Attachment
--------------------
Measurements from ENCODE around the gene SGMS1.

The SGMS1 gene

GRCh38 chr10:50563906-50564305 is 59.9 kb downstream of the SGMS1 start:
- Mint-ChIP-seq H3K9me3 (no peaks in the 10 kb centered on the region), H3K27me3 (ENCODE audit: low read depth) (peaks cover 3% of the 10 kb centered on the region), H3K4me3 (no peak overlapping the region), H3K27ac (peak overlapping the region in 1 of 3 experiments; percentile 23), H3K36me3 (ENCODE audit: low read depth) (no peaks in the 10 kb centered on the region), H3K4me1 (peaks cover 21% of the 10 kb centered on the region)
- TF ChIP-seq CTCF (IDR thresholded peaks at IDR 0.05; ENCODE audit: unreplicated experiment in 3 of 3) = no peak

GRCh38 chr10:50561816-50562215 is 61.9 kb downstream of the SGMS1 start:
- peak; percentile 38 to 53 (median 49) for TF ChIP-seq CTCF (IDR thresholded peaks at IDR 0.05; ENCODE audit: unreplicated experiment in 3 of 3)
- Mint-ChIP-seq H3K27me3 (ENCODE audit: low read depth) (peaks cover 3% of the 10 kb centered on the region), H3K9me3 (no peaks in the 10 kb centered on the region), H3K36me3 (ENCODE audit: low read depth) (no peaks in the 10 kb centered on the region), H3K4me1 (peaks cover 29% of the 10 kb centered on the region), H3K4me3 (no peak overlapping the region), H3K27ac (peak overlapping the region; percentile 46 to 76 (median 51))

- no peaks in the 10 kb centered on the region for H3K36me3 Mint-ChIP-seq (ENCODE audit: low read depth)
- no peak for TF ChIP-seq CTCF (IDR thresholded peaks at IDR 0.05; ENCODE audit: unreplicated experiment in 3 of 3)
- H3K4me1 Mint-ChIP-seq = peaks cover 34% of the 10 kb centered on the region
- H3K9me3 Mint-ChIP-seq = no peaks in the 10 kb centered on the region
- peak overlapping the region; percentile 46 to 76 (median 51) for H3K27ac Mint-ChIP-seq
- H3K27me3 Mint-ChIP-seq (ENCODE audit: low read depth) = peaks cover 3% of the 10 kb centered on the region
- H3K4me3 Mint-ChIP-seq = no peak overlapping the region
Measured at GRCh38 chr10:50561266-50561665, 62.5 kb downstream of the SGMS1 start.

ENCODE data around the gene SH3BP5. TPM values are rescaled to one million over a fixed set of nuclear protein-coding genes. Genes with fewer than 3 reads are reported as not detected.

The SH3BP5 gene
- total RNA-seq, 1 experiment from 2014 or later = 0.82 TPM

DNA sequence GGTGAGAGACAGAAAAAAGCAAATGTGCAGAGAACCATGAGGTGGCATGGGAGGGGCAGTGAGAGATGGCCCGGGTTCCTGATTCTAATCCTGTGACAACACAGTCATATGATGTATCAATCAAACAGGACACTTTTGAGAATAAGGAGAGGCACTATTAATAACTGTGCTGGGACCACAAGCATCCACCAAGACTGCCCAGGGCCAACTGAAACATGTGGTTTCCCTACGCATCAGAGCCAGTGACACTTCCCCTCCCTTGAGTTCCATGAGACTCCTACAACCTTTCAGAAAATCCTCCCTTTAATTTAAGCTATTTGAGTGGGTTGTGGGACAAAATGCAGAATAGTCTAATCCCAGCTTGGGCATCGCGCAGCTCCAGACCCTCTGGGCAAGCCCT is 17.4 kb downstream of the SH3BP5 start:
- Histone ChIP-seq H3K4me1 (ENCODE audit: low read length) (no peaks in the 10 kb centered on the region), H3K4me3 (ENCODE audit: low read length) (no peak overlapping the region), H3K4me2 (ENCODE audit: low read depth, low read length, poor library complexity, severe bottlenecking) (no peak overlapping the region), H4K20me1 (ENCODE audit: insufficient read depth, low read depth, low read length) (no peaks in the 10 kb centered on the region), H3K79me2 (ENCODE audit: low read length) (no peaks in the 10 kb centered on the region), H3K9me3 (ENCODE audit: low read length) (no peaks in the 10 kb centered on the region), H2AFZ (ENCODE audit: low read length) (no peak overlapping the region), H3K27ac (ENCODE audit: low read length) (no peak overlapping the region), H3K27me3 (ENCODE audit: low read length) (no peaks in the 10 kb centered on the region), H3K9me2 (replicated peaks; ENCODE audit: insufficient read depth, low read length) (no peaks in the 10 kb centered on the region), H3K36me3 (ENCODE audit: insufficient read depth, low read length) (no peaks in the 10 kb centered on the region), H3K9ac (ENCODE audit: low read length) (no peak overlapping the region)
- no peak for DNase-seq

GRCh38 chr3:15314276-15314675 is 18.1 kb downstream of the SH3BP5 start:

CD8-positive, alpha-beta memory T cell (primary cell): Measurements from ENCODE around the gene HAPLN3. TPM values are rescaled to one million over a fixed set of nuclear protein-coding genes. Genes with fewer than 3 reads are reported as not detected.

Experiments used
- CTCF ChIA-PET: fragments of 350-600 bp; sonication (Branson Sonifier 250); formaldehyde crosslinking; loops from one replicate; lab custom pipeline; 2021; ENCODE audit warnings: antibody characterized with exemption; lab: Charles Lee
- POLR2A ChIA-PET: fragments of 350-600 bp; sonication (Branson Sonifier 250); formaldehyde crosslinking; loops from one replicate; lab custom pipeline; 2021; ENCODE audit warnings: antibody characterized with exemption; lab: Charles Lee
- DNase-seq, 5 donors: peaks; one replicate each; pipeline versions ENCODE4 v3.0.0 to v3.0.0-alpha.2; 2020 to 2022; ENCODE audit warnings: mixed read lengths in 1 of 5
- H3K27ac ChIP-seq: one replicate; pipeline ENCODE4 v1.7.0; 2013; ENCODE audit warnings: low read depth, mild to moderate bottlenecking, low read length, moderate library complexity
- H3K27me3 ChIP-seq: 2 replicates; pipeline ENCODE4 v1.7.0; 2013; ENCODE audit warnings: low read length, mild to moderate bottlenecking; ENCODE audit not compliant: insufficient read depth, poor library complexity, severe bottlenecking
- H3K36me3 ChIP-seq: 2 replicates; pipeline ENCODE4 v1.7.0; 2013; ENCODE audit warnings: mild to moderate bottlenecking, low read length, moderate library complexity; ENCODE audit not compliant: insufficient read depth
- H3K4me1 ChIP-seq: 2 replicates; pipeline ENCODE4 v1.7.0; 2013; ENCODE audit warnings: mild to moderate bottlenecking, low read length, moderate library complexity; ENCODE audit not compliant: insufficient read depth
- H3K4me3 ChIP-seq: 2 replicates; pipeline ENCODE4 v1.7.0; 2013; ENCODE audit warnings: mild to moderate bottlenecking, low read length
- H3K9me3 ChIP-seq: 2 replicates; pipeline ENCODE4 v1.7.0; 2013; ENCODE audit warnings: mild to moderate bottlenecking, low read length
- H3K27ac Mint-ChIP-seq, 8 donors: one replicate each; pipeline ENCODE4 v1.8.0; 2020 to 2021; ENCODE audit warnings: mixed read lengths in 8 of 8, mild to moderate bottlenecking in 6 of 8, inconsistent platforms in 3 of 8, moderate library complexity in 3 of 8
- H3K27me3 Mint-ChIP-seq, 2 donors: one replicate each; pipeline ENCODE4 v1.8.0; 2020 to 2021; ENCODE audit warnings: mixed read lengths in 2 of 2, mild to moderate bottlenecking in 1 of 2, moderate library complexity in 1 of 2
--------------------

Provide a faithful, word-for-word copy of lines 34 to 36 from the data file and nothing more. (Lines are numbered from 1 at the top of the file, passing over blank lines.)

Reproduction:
- H3K9me3 ChIP-seq: 2 replicates; pipeline ENCODE4 v1.7.0; 2013; ENCODE audit warnings: mild to moderate bottlenecking, low read length
- H3K27ac Mint-ChIP-seq, 8 donors: one replicate each; pipeline ENCODE4 v1.8.0; 2020 to 2021; ENCODE audit warnings: mixed read lengths in 8 of 8, mild to moderate bottlenecking in 6 of 8, inconsistent platforms in 3 of 8, moderate library complexity in 3 of 8
- H3K27me3 Mint-ChIP-seq, 2 donors: one replicate each; pipeline ENCODE4 v1.8.0; 2020 to 2021; ENCODE audit warnings: mixed read lengths in 2 of 2, mild to moderate bottlenecking in 1 of 2, moderate library complexity in 1 of 2